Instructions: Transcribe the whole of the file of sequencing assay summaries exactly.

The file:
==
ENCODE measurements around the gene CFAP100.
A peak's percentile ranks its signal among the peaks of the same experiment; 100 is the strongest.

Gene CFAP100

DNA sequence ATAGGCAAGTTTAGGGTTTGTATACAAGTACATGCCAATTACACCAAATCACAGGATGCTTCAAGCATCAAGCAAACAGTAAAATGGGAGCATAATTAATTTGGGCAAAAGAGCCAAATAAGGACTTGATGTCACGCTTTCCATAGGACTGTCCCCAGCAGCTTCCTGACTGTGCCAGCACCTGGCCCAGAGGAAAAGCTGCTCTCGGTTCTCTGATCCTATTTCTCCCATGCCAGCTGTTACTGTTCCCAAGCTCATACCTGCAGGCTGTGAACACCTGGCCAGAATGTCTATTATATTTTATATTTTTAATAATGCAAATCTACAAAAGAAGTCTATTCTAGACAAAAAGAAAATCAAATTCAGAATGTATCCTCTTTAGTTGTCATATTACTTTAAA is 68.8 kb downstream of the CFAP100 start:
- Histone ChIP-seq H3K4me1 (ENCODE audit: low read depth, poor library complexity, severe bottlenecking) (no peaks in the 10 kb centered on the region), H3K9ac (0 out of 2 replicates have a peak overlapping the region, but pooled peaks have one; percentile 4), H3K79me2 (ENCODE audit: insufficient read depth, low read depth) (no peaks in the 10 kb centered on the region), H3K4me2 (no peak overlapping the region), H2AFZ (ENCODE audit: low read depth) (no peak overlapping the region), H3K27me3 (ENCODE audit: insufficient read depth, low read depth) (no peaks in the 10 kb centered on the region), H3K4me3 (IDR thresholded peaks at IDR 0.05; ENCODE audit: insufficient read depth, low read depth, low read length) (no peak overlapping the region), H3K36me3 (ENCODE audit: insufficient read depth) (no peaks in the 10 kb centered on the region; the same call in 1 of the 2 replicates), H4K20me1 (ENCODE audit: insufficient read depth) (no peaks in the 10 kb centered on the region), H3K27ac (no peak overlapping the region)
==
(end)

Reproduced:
ENCODE measurements around the gene CFAP100.
A peak's percentile ranks its signal among the peaks of the same experiment; 100 is the strongest.

Gene CFAP100

DNA sequence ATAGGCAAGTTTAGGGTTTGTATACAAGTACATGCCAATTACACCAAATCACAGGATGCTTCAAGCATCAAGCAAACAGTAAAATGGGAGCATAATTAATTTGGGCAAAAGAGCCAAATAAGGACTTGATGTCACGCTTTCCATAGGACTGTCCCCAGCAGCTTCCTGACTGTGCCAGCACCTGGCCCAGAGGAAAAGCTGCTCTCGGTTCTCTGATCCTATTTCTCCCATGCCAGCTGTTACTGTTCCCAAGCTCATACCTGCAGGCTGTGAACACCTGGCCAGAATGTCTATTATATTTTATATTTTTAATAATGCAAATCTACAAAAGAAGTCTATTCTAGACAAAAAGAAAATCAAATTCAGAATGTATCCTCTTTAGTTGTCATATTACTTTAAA is 68.8 kb downstream of the CFAP100 start:
- Histone ChIP-seq H3K4me1 (ENCODE audit: low read depth, poor library complexity, severe bottlenecking) (no peaks in the 10 kb centered on the region), H3K9ac (0 out of 2 replicates have a peak overlapping the region, but pooled peaks have one; percentile 4), H3K79me2 (ENCODE audit: insufficient read depth, low read depth) (no peaks in the 10 kb centered on the region), H3K4me2 (no peak overlapping the region), H2AFZ (ENCODE audit: low read depth) (no peak overlapping the region), H3K27me3 (ENCODE audit: insufficient read depth, low read depth) (no peaks in the 10 kb centered on the region), H3K4me3 (IDR thresholded peaks at IDR 0.05; ENCODE audit: insufficient read depth, low read depth, low read length) (no peak overlapping the region), H3K36me3 (ENCODE audit: insufficient read depth) (no peaks in the 10 kb centered on the region; the same call in 1 of the 2 replicates), H4K20me1 (ENCODE audit: insufficient read depth) (no peaks in the 10 kb centered on the region), H3K27ac (no peak overlapping the region)